“Millenials, a group that has brought a whole new meaning to the concept of short attention spans.”
The flack millenials receive due to their short attention spans are not necessarily a flaw, more of an inherent characteristic in today’s digital age. Our short attention spans are affecting how we use the internet, study, and now how we should be trained? Advertising companies are realizing their methods must adapt to the genetically wired short-term attention span of millenials in order to grab their attention. As the Adweek article points out, why don’t companies take the same approach teaching millenials as they do reaching them?
Annalect decided to experiment with this and change the way learning and development is structured to adapt to millenials’ brains. Rather than throwing pages and pages of information into the faces of trainees, the goal was to structure the process to cater to the strengths and preferences of millenials. Information was presented in short, blog-like tones and featured highly interactive quizzes and other activities.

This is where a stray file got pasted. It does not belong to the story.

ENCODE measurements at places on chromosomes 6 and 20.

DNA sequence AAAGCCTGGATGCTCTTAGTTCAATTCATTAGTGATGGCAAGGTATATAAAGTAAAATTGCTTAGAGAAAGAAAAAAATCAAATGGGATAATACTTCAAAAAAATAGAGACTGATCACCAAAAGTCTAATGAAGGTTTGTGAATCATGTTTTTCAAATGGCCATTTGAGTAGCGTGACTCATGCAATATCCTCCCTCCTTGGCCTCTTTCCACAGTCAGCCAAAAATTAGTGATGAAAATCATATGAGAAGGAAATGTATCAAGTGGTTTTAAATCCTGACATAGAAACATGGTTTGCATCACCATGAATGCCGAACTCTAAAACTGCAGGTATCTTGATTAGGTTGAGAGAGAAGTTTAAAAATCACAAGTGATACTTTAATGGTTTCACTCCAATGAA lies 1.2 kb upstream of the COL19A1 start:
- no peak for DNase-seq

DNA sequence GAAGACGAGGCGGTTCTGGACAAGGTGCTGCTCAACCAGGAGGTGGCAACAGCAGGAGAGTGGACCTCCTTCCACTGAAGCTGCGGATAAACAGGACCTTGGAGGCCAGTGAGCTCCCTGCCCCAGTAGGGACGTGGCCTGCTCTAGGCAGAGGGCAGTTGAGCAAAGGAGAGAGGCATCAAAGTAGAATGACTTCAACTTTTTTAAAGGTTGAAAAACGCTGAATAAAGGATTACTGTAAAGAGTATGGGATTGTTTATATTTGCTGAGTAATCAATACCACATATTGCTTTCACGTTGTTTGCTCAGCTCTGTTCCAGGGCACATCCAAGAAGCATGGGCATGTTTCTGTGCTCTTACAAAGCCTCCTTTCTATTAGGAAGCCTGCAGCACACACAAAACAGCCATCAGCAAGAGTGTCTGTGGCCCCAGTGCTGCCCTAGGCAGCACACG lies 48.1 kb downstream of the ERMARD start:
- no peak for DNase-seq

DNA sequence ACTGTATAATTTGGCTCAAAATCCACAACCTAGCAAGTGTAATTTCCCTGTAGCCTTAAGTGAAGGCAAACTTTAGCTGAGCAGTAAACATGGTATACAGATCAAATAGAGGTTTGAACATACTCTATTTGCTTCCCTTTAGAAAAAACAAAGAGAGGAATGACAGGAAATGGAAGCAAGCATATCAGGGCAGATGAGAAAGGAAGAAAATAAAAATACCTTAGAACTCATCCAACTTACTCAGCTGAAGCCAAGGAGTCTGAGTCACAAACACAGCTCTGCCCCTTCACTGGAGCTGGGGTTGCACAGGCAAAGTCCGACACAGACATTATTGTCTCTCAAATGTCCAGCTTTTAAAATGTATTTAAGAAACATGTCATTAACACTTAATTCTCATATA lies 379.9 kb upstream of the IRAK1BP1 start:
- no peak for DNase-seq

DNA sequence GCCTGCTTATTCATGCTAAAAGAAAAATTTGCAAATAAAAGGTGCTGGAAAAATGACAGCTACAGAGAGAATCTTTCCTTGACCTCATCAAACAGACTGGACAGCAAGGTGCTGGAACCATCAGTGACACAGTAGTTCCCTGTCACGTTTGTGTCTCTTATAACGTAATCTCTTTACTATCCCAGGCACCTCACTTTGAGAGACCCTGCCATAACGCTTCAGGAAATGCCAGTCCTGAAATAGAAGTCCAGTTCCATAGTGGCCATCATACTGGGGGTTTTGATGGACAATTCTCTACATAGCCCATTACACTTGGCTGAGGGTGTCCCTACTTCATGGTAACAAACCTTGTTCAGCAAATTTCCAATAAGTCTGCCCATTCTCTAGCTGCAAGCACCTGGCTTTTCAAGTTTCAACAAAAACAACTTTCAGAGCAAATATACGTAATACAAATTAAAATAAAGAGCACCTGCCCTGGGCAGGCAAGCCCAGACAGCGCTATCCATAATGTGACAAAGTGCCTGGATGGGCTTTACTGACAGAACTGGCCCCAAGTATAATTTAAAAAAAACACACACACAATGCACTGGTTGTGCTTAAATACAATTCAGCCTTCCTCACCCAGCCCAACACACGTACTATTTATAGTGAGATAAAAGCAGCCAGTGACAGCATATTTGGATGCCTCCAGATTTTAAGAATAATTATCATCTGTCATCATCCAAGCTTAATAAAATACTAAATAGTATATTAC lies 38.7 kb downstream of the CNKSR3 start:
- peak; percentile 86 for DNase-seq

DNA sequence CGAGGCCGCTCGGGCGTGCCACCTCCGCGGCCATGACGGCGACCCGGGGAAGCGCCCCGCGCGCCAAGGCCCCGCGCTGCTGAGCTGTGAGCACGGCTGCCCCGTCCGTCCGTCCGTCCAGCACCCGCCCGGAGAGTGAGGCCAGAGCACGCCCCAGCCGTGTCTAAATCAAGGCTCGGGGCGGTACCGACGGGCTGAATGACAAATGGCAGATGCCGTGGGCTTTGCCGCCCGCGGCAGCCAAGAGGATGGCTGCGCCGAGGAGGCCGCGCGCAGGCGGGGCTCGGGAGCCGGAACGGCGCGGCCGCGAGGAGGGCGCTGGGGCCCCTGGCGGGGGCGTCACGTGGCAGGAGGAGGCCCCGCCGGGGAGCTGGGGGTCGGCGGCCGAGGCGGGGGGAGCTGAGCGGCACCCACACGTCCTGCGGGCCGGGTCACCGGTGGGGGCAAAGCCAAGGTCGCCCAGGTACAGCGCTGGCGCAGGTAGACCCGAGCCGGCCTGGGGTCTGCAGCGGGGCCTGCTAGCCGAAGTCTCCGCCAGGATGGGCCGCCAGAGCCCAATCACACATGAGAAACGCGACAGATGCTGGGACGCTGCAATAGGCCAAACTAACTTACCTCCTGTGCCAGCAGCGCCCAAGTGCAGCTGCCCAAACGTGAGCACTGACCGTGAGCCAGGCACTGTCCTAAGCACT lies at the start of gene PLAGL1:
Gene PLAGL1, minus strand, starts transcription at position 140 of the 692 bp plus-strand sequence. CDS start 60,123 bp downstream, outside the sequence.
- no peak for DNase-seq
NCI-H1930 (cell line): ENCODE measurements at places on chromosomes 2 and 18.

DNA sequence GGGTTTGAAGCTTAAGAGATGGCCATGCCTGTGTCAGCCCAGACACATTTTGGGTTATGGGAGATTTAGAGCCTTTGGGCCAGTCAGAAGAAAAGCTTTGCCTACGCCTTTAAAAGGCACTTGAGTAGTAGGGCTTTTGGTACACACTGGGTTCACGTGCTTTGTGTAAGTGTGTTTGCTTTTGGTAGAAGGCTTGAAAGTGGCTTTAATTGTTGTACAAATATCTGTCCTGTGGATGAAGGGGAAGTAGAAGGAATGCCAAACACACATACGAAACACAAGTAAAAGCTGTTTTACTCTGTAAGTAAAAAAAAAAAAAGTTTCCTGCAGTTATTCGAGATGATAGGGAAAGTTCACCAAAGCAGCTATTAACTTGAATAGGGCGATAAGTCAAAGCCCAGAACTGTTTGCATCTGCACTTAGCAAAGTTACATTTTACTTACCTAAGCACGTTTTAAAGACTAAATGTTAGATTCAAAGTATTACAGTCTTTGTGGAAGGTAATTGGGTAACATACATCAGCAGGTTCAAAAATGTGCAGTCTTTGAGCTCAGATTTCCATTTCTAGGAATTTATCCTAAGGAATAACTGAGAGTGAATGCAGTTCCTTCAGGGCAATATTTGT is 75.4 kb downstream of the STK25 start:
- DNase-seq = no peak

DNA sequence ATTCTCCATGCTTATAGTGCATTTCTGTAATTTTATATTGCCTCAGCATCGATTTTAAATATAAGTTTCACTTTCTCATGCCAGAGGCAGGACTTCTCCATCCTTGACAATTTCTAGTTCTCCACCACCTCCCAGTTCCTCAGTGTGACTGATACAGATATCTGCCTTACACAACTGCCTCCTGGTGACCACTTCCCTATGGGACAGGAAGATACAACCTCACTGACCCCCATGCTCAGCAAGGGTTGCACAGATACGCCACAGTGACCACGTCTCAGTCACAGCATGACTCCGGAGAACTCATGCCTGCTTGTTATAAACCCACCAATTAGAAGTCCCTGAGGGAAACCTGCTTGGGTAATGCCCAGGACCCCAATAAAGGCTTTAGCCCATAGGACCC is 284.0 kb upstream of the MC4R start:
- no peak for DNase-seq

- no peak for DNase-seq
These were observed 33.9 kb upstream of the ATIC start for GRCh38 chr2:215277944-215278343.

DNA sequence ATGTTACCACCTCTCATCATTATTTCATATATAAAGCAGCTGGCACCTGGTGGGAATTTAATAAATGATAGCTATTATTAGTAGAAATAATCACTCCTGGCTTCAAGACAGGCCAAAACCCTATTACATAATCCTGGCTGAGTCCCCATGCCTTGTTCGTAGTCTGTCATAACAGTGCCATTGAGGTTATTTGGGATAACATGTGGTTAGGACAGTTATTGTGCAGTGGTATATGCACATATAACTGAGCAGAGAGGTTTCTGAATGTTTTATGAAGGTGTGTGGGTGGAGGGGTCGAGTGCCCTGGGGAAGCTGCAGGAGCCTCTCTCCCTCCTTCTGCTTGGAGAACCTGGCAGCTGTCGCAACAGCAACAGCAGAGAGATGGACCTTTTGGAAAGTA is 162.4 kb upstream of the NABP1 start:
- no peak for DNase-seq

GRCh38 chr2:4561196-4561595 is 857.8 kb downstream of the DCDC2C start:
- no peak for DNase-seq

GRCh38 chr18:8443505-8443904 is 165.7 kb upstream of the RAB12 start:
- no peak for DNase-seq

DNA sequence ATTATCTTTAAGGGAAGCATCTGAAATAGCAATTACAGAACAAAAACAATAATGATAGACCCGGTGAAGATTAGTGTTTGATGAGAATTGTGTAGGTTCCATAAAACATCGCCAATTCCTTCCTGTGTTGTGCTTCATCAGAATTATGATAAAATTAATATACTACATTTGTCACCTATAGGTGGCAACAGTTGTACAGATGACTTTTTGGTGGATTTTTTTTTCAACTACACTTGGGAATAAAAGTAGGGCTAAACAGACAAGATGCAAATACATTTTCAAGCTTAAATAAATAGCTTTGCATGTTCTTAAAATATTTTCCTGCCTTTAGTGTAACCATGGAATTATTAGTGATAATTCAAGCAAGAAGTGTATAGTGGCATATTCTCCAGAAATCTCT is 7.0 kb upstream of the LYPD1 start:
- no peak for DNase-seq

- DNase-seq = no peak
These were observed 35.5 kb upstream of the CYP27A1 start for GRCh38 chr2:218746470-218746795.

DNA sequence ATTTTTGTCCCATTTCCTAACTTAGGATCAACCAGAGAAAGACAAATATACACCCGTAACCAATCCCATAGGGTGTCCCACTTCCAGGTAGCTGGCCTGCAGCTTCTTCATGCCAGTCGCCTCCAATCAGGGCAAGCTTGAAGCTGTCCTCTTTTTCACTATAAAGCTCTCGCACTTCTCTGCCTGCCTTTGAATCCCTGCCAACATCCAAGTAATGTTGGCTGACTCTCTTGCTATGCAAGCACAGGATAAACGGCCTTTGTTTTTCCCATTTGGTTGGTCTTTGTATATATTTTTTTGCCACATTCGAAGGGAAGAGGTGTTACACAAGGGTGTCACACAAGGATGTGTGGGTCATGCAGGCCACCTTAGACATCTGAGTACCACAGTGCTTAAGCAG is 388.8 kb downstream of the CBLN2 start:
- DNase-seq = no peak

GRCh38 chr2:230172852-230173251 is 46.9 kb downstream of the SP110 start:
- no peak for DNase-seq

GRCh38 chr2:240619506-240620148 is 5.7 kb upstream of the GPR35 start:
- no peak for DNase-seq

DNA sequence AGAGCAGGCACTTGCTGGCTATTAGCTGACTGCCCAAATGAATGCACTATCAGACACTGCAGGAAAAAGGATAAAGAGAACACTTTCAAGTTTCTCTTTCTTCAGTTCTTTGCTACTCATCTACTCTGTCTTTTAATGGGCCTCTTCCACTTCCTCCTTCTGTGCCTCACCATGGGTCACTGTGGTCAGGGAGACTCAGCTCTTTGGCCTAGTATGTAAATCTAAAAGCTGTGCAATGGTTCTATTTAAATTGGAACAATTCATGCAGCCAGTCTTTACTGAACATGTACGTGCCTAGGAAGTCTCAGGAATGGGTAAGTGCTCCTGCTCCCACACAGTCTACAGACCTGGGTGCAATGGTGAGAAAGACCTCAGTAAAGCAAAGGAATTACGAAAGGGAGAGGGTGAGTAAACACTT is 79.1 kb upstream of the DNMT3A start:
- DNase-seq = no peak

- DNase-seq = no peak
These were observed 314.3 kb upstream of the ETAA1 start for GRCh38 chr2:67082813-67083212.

“Old tactics are kryptonite for today’s attention spans,” says Julie Veloz.
Is the advertising industry the first to reach this realization? Is the way companies are training millenials completely contradicting the technologically advancing tasks they are taking on? I think this revelation is one that needs to be implemented sooner rather than later. Why complicate the training process when companies can simply alter it?